The protesters occupying Wall Street are on to something. In fact, they are reacting to some of the same impulses that gave birth to our industry and are the key to its continued vitality.
Just so you know where this is coming from, I have been accused of being a man of the 90s…..the 1890s. Finance certainly has a vital role to play in the American economy and I’m glad that talented people choose to work in and around Wall Street. But that doesn’t mean the protesters should be written off as students panicked about loans or mimicking protests half a world away. After all, student loans and government upheaval are nothing new, but the occupation of Wall Street is.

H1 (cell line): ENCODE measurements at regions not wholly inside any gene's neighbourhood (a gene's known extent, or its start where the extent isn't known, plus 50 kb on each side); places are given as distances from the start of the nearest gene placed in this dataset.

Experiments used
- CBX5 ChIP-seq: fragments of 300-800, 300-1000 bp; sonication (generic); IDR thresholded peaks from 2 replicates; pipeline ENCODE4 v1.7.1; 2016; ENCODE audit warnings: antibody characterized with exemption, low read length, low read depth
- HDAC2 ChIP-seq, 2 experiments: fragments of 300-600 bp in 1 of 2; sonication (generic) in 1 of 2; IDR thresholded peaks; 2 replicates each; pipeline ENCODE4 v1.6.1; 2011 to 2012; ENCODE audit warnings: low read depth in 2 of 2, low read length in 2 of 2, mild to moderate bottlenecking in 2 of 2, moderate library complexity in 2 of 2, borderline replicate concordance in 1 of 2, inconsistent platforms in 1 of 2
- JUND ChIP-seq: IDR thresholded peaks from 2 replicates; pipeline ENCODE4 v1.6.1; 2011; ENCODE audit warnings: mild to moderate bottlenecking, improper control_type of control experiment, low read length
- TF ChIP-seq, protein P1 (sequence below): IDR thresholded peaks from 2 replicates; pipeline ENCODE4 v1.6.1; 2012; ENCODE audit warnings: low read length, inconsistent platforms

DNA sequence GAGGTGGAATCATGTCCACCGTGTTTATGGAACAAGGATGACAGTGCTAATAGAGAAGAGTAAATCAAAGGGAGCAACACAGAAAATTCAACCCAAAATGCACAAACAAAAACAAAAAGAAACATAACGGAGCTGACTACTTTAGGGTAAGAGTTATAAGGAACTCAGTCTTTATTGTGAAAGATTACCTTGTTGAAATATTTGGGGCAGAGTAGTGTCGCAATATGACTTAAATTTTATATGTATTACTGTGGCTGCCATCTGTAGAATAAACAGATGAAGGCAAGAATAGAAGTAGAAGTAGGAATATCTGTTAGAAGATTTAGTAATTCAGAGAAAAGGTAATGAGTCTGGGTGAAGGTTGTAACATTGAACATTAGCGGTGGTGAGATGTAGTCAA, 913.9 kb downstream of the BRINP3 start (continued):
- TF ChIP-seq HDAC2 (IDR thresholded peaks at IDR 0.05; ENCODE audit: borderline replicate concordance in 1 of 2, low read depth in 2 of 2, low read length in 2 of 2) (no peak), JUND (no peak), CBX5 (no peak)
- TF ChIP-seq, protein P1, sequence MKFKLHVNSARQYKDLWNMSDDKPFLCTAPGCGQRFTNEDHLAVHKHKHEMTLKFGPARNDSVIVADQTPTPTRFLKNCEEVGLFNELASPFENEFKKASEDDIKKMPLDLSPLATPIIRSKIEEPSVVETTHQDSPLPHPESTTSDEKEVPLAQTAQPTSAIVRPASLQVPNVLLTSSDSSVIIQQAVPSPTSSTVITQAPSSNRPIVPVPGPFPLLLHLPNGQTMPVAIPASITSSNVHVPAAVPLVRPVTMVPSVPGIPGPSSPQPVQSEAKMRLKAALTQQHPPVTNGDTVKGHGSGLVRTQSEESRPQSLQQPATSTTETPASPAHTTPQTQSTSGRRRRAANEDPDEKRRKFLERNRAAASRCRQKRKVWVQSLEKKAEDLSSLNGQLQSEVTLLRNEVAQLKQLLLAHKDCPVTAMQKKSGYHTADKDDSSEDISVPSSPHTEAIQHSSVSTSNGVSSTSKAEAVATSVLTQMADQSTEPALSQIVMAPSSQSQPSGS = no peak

What the protesters are reacting to is a visceral sense that fairness and accountability have taken a back seat to greed and obfuscation. The simple truth is that over the last four years, they have seen an American economy crippled by gross financial mismanagement and a political system incapable or unwilling to hold any institutions to account. In contrast to banks, credit unions have a structural commitment to fairness, consensus building and accountability, precisely the values that Americans of all political stripes are yearning to see reflected in their institutions. The Great Depression led to the federal charter and the Great Recession has people finding out that we are more than just smaller banks.